Trees that are heavily ladened with rough oak bullet galls may literally buzz with wasp activity. The scene can be intimidating to uninformed homeowners and landscape managers. However, the wasps are too busy acquiring a sugar high to spend time chasing people. They are most aggressive when defending their nests.
Paying for the Lack of Protection
Based on personal observations, I’ve concluded that round bullet galls may not have extrafloral nectaries. I’ve never seen nectar oozing from the galls nor black sooty molds causing the galls to acquire a dusky patina.
Indeed, I did not observe a protection detail in the form of wasps or ants while photographing the galls illustrating this Alert. However, I did observe what happens when there’s no buzzing entourage of bodyguards.
My second visit yesterday to the chinkapin oaks revealed heavy predation presumably by birds. Although the literature notes that several species of birds will partake in a gall-wasp larva meat meal including chickadees, titmice, and tits (family Paridae), I suspect the primary culprit responsible for the working over the galls was the downy woodpecker (Dryobates pubescens, family Picidae).
A paper published in 2020 examined the interaction between the cynipid wasp, Callirhytis quercusbatatoides, and its southern live oak (Q. virginiana) host. The wasp directs the development of multichambered woody stem galls. The authors wrote, “… galls are commonly attacked by insectivorous birds, most commonly by the downy woodpecker (Dryobates pubescens), which is native and common in the study region. On multiple occasions, all four authors on this study have independently observed D. pubescens predating C. quercusbatatoides galls at our field sites.”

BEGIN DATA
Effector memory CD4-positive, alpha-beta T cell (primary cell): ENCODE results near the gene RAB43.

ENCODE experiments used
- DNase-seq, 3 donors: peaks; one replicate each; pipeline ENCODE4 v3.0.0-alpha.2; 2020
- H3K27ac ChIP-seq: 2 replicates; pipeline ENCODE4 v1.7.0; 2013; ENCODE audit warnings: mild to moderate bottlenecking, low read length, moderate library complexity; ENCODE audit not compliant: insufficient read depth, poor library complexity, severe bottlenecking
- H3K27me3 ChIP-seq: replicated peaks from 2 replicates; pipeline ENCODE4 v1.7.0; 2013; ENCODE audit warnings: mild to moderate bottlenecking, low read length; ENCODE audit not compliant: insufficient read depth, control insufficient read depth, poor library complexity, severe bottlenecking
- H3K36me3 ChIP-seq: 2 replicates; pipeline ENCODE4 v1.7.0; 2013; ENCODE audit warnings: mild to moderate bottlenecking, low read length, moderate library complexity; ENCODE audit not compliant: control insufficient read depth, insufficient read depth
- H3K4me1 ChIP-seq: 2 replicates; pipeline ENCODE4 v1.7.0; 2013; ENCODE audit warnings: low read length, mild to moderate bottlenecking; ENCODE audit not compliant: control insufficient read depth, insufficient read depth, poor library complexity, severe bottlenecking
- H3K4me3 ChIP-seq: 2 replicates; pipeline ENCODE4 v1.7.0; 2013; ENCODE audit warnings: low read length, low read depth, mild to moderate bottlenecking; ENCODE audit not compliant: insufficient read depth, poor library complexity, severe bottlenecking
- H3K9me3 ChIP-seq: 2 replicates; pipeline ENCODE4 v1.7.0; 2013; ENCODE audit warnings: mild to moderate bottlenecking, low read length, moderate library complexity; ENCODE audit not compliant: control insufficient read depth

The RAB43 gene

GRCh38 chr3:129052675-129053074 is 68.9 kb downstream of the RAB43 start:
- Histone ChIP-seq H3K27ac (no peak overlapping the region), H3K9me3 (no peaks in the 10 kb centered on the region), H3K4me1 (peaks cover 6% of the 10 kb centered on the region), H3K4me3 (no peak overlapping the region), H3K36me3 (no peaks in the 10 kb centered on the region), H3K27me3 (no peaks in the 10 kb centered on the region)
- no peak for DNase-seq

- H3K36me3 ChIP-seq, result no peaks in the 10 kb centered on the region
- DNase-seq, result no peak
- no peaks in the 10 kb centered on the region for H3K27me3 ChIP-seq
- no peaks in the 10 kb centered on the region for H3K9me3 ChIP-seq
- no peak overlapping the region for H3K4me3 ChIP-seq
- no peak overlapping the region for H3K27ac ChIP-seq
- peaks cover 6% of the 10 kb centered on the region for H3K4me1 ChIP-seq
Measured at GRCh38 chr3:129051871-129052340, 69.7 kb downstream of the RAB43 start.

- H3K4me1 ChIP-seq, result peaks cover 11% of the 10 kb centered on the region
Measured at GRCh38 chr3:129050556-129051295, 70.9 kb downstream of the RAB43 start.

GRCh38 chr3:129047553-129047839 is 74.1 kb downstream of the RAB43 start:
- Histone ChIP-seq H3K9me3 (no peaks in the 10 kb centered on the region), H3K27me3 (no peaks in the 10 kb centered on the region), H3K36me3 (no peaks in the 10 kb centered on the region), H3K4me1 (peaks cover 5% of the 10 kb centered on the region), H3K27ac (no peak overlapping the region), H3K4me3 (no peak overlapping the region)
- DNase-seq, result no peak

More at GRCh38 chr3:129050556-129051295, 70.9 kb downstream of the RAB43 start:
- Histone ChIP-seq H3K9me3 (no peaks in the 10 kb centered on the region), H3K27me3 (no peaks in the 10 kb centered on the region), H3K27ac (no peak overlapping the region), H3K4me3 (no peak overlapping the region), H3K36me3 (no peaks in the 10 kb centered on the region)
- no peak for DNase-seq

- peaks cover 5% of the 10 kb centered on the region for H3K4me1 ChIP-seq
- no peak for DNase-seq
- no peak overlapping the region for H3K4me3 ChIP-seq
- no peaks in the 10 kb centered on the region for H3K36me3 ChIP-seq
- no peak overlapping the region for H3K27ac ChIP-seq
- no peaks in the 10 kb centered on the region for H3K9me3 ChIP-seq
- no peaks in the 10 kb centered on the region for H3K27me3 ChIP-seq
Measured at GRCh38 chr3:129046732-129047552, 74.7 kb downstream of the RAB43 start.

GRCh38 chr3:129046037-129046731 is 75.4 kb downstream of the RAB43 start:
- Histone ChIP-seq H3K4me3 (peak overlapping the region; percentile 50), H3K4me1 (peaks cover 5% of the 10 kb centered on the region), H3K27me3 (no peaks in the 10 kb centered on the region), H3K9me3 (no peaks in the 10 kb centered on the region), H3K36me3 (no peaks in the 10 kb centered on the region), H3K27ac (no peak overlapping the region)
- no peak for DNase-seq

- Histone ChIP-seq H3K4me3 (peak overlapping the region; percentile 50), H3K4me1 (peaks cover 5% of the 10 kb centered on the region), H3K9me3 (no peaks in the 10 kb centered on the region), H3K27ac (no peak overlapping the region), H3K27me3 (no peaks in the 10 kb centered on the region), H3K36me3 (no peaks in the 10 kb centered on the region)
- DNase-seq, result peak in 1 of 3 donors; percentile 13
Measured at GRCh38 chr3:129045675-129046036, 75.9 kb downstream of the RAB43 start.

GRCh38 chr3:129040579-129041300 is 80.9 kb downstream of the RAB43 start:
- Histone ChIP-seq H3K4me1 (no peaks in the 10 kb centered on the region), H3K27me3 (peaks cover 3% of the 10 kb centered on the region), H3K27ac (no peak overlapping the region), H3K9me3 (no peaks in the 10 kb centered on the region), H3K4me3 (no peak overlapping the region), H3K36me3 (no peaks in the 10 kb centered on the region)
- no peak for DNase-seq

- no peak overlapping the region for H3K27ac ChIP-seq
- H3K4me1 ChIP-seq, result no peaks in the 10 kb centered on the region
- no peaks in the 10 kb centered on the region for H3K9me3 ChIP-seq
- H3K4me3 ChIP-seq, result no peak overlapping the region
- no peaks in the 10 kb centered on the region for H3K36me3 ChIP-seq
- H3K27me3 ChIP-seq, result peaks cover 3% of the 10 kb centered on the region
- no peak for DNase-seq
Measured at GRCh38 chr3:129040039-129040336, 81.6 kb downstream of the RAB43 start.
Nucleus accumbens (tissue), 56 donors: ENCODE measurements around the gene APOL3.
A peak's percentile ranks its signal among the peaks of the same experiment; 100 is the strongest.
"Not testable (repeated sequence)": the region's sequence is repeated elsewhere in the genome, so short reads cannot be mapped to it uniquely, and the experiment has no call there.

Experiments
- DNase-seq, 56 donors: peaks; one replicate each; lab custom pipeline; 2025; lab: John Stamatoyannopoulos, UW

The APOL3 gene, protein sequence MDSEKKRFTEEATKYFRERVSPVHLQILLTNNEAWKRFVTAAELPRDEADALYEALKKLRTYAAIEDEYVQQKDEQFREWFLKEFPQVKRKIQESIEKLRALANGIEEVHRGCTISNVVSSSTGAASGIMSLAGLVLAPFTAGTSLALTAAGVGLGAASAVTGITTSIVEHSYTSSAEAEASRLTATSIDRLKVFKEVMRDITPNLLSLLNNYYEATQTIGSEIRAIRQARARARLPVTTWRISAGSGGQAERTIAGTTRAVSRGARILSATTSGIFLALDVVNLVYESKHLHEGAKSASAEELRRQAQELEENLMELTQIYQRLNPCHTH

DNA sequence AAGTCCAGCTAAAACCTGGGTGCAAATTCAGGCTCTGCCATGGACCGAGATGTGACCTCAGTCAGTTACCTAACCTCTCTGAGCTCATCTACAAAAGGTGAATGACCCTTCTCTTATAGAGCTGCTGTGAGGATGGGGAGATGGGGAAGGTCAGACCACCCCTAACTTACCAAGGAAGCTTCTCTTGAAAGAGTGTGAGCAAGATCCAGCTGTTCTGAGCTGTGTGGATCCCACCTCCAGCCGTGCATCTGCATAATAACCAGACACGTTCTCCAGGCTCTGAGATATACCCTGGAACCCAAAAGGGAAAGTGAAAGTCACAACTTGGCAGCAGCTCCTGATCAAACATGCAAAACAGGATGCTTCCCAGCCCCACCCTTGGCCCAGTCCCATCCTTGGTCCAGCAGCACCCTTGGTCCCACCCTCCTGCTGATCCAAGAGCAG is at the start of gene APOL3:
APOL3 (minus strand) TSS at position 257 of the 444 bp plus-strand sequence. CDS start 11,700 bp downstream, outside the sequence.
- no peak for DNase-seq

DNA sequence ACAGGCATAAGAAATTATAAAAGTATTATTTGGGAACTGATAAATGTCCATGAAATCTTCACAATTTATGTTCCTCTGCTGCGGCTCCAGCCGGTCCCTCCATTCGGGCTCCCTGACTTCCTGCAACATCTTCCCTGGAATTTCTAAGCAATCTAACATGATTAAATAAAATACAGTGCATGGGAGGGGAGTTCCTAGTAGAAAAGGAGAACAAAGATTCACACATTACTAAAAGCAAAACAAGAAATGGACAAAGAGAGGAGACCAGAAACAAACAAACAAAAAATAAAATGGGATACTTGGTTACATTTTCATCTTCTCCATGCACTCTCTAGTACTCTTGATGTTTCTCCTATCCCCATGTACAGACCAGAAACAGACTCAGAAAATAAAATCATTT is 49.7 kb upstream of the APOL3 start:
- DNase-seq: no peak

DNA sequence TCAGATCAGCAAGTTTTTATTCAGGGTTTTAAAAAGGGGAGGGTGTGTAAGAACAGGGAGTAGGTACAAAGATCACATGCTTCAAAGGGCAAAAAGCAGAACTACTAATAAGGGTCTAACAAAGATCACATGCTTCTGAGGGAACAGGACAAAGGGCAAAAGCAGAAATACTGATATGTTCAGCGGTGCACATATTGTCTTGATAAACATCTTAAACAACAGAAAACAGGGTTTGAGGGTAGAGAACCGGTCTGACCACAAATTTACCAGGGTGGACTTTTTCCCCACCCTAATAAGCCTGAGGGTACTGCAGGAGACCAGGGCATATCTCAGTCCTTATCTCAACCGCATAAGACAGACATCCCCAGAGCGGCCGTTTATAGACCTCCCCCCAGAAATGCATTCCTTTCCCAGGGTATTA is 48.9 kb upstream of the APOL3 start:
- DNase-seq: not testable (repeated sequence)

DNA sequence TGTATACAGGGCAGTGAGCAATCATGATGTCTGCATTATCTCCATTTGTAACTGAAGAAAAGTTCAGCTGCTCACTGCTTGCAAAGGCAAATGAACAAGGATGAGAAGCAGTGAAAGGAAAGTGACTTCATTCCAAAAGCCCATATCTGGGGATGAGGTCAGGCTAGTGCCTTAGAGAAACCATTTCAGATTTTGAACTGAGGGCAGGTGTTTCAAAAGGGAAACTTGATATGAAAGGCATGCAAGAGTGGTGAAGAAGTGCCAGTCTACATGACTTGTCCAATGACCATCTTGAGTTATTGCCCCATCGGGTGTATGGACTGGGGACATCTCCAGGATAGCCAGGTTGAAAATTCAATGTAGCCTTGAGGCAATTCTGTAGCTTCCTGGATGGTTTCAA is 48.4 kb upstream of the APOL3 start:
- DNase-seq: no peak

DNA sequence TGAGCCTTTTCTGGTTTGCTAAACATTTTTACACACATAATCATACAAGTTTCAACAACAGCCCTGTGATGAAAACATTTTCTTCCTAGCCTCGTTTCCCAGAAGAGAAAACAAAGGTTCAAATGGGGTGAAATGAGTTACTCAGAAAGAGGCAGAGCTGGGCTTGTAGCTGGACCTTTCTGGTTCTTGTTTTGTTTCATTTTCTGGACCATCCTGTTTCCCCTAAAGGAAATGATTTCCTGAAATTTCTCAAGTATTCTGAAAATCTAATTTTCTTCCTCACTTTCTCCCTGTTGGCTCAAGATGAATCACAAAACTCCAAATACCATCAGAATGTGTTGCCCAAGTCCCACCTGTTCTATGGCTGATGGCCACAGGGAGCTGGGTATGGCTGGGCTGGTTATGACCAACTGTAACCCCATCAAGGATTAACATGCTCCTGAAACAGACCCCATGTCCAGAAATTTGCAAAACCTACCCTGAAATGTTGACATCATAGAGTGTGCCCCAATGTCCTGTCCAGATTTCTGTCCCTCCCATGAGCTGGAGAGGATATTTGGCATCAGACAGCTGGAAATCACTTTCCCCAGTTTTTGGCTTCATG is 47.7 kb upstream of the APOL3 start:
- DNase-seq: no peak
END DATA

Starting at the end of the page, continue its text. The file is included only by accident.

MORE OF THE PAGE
I did a quick-and-dirty evaluation of the impact of the destructive predation on the round bulletgalls gracing one of the chinkapins which is around 20’ tall. I examined 50 randomly selected galls within my reach augmented by 28” loppers and found 36 (72%) had been skewered by a bird beak. Of course, I could not sample throughout the canopy of the tree and the massacre may not be over given that the galls still offer gall-maker meat meals. Regardless, my distinctly unscientific observation illustrated the potential impact predators can have on a gall-maker that fails to pay for protection.
Conversely, I’ve been observing and photographing rough bulletgalls for many years and do not have a picture of a gall that’s been pecked by a bird. Of course, that doesn’t necessarily mean anything; it’s even less scientific compared to my round bulletgall observation. Still, unless the predation occurs at night under the cloak of darkness, I can’t imagine a bird brave enough to run the stinging gauntlet for a morsel of gall-maker meat.
Melika, G., J. Pujade-Villar, D. Bellido, and G.S. López. 2001. The current state of knowledge of heterogony in Cynipidae (Hymenoptera, Cynipoidea). Sessió Conjunta d'Entomologia, pp.87-107.
Stone, G. N., K. Schönrogge, R.J. Atkinson, D. Bellido, and J. Pujade-Villar. 2002. The population biology of oak gall wasps (Hymenoptera: Cynipidae). Annual review of entomology, 47(1), 633-668.
McEwen, C., S. Digweed, J.A. Nicholls, and W. Cranshaw. 2014. Description and biology of the sexual generation of Disholcaspis quercusmamma (Walsh and Riley)(Hymenoptera: Cynipidae), with notes on associated parasitoids. Proceedings of the Entomological Society of Washington, 116(3), pp.294-310.
Nicholls, J.A., G. Melika, and G.N. Stone. 2017. Sweet tetra-trophic interactions: multiple evolution of nectar secretion, a defensive extended phenotype in Cynipid gall wasps. The American Naturalist, 189(1), pp.67-77.
Weaver, A.K., G.R. Hood, M. Foster, and S.P. Egan. 2020. Trade‐off between fecundity and survival generates stabilizing selection on gall size. Ecology and evolution, 10(18), pp.10207-10218.